When Happily Ever #Hashtagged founder Marielle Wakim found herself sorting through over 15 wedding invitations last year, she decided to turn the momentum from the nuptial chaos into a hashtag business that was far from the norm. "There's an old adage that says necessity is the mother of all invention," recalls Marielle, who before starting her moniker-based business focused her creativity as a full-time magazine editor. "Nearly all of those couples asked for help with their wedding hashtags because of my line of work," explains Marielle. "They were all like, 'Hey, you write words for a magazine! And you love puns! Can you help with our wedding hashtag?!,' and those who didn't ask, got ideas from me anyways (because it's true, I do love puns)." Relying on her love of word play, Marielle found a missing link in the wedding industry and recognized the need for a business that could help engaged couples formulate an added piece of whimsy into the biggest day of their life. "I created a website on a whim and launched it in November of 2016 thinking I'd get maybe one or two orders a week. A month later, my story was told in The Cut, and then on 'Good Morning America,' and it's been totally bonkers ever since."
In breaking down the tactful process of forming each hashtag, Marielle relies heavily on rhymes, puns, and idioms, in yielding a creation that's truly one-of-a-kind. A special list of instructions from a theme-loving couple can also lend a hand in the creative process. "It depends on what the couple is looking for—I always ask if they have special instructions, and many times they do: please don't use my maiden name, can you make it Disney-themed, we want to incorporate Chance the Rapper lyrics...the list goes on."
VIDEO: What Makes A Wedding Gown So Expensive?
Having seen her fair share of traditional names like Smith, Jones, and Roberts, Marielle discloses that the more unconventional the surname, the more unique the pun. "Half of the difficulty of my job is coming up with hashtags for people that have never been used before, or only used once or twice on Instagram, because seriously, it's impossible to keep tabs on the entire Internet," she explains. "Imagine how many Smith weddings there are vs. Trautwein weddings or Nordhus weddings or Rahman weddings." In reminiscing on some of her most prized hashtag designs, Marielle confesses that she's completed over 300 orders, and formulated over 1,000 hashtags since starting her business last year—a sky-rocketed number since some couples request up to five hashtags for their event. As for her favorites, the charm and resourcefulness is truly unrivaled.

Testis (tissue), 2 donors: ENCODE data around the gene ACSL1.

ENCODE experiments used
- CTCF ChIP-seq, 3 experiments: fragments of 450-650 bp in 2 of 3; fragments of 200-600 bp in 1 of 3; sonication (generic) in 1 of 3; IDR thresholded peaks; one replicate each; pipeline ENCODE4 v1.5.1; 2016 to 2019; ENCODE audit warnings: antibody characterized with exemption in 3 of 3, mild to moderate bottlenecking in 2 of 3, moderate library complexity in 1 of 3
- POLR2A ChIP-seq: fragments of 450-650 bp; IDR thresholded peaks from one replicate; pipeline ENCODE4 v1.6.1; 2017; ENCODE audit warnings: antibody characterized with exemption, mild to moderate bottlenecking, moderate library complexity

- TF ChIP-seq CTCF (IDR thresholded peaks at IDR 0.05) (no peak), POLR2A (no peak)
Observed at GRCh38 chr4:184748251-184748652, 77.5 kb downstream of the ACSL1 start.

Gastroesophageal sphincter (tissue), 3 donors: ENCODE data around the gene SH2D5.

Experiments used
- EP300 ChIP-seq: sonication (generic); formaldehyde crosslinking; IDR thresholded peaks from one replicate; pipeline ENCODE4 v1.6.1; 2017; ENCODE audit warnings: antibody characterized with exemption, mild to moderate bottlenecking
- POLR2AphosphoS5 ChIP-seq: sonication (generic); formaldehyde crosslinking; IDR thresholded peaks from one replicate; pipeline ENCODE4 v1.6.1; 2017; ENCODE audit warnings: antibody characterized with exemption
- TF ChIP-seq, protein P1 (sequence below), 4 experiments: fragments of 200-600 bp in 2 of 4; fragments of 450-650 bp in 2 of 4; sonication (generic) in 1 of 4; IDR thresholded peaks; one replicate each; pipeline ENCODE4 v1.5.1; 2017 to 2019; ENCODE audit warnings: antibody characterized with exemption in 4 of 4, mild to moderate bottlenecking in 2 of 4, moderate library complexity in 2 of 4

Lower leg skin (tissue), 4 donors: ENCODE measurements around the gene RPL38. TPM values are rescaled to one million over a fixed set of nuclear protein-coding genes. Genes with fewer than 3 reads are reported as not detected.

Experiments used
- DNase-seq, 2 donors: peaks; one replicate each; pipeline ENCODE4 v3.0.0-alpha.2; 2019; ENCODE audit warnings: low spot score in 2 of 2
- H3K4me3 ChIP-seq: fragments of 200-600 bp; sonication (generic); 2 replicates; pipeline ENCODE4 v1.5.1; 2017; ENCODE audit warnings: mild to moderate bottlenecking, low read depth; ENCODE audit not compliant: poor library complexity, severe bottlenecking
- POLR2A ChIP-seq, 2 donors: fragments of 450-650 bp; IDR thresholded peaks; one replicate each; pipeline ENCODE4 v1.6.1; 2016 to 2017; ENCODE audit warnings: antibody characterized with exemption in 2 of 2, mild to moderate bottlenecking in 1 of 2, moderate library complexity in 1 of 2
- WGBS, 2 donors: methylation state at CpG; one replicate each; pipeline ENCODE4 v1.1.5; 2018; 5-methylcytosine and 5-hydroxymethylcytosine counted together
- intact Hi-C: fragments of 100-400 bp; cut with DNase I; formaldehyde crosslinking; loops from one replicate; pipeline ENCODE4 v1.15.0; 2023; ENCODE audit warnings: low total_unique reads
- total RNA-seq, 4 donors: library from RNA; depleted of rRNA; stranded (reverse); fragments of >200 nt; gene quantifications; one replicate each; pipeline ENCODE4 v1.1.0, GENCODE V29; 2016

Tres Penny and Katie Smith: #PennyFoundHisDime and #WithoutATres (Bachelorette)
Jessica Kennemer and Case McCoy: #JessCaseScenario
Lauryn Buza and Brennan Best (Cabo Wedding): #fiBESTa
Molly Goldbach and Chad Tempo: #MollyPicksUpTheTempo
Lexi Baltazar and Suleymaan Choudhry: #ChoudreamTeam
Realizing the uniqueness of a hashtag that's been customized for one of the biggest celebrations of their life, couples have applied Marielle's creations to platforms extending far beyond just social media. "Hashtags, like flowers, the cake, or the dress, are just another extension of a couple's personality," explains Marielle, "people love incorporating them into their party "merch," if you will: save the dates/invitations, coasters, balloons, and even on the side of a bus." For one bachelorette party, the bride had her hashtag printed on koozies that read #MissusSippy, as an ode to her love of the southern state. "The possibilities are seriously endless, and the creativity never ceases to amaze me," states Marielle, who continues to generate her whimsical, wedding word play for couples on their big day.